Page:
Local authorities will use the government money to create relationships with employers and offer supported internships, establish employment services, and help schools provide preparation for employment.
The employment rate for people with SEND is only 7%, but a government trial of supported internships resulted in 36% of SEND participants securing paid employment.
Children and families secretary Edward Timpson said there are “far too few opportunities” for young people with SEND to “make that leap into adulthood”.
He added: “Nothing is more important than giving you that feeling of self-success and the satisfaction that you have been able to accomplish what you’re capable of. It is about what you can do rather than what you can’t do.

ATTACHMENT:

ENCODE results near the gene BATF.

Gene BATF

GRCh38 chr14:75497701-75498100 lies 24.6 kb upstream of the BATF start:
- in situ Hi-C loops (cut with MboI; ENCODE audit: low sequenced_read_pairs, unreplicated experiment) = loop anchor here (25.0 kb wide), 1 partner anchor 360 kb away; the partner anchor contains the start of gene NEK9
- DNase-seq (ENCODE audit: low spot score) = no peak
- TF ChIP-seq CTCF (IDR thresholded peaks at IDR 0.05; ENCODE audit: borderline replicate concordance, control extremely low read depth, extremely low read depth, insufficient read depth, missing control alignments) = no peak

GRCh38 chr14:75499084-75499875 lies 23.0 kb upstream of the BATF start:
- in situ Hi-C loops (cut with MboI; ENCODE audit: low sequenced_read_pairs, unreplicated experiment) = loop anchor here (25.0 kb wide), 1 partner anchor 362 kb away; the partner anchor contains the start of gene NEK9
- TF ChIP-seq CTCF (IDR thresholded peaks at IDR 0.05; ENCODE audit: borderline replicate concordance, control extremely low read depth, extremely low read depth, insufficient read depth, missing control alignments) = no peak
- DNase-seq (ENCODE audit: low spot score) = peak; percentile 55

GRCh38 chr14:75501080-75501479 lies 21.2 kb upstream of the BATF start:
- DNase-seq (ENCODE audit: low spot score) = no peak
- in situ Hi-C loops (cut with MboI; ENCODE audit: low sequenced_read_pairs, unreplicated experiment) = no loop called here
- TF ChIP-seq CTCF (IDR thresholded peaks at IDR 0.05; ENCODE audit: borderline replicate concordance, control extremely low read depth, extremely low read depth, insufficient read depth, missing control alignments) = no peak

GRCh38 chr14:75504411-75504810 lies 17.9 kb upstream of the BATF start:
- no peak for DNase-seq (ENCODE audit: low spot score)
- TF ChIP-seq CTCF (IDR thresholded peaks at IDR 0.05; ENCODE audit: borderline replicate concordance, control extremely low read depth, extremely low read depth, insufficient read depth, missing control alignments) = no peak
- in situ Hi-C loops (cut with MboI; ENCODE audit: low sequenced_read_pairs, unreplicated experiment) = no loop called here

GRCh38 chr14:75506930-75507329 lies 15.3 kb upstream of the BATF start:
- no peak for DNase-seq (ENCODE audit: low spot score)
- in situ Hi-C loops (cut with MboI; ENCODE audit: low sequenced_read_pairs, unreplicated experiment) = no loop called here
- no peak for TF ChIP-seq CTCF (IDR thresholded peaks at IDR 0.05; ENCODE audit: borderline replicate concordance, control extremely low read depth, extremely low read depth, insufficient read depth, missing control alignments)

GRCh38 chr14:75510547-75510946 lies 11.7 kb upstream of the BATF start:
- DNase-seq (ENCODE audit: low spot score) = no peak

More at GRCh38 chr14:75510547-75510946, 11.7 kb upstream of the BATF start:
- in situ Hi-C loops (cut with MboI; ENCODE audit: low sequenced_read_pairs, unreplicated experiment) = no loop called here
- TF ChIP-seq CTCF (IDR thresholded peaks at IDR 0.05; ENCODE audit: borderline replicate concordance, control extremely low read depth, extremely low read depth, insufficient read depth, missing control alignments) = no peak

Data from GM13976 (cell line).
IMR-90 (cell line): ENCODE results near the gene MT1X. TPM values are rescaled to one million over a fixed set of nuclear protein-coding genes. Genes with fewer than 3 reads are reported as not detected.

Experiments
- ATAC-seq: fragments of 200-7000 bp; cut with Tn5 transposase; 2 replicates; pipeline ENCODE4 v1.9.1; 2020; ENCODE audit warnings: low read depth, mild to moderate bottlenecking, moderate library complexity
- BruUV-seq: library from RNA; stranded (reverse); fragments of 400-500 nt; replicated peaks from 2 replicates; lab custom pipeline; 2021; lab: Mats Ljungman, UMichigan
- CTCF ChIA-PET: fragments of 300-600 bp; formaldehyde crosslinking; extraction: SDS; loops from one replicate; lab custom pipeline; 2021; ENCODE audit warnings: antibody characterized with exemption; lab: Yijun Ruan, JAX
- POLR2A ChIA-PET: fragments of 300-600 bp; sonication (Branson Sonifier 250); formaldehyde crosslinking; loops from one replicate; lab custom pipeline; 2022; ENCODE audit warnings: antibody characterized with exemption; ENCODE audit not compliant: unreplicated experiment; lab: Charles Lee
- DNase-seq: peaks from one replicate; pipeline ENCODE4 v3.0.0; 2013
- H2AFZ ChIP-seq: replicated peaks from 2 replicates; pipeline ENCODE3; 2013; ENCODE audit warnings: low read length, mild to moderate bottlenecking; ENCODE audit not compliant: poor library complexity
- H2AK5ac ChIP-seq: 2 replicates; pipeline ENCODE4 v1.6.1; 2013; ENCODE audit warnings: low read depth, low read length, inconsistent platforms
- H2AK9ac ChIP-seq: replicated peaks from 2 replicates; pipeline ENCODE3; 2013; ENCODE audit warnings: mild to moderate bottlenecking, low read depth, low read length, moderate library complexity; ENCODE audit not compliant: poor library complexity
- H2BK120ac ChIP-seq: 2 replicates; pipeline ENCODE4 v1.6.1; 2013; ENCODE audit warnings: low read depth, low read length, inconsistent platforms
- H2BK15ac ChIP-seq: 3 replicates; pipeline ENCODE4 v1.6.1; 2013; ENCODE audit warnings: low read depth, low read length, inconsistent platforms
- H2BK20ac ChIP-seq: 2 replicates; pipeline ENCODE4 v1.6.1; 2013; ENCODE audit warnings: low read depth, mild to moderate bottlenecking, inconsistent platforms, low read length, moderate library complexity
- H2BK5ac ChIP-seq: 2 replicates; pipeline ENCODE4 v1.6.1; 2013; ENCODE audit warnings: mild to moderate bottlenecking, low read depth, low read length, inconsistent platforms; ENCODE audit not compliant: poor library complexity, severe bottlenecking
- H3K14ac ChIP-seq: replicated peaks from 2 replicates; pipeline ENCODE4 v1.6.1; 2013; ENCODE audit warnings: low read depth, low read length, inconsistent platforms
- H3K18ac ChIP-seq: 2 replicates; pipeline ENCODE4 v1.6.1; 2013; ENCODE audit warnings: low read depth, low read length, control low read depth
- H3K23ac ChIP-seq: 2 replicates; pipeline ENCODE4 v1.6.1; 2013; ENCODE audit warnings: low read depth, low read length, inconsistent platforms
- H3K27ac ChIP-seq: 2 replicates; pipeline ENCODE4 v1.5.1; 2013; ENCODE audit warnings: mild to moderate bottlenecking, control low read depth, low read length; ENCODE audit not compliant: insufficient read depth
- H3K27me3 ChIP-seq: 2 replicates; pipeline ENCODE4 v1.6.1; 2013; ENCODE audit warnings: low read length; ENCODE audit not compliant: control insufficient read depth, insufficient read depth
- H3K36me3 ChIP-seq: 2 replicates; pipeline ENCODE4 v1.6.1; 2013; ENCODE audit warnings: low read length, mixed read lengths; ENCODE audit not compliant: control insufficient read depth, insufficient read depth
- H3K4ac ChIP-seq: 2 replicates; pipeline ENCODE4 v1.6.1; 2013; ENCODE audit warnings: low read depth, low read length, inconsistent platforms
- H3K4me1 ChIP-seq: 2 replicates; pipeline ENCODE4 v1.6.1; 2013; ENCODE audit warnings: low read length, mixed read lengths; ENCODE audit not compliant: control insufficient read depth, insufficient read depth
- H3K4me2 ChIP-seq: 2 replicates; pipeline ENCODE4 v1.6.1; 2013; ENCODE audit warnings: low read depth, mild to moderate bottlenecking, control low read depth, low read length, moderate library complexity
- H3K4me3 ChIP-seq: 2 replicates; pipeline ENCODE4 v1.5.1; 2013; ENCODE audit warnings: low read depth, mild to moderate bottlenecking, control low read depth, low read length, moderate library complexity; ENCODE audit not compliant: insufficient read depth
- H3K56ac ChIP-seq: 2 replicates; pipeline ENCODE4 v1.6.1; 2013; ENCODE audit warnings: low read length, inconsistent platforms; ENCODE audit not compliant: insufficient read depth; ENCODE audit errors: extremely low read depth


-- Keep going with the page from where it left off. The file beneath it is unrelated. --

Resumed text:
“We have a responsibility to make sure every young person can thrive as they move in to an independent and happy adult life.”
Remploy learning disability champion Susan Allott urged more businesses to get involved. “You can throw as much money at it as you like, if we don’t get more employers involved then nothing will happen,” she said.
She added: “We need to get every employer in London to take this seriously. If we want a more aspirational system for all people with learning disabilities then paid employment has to be the thing that drives the whole system.”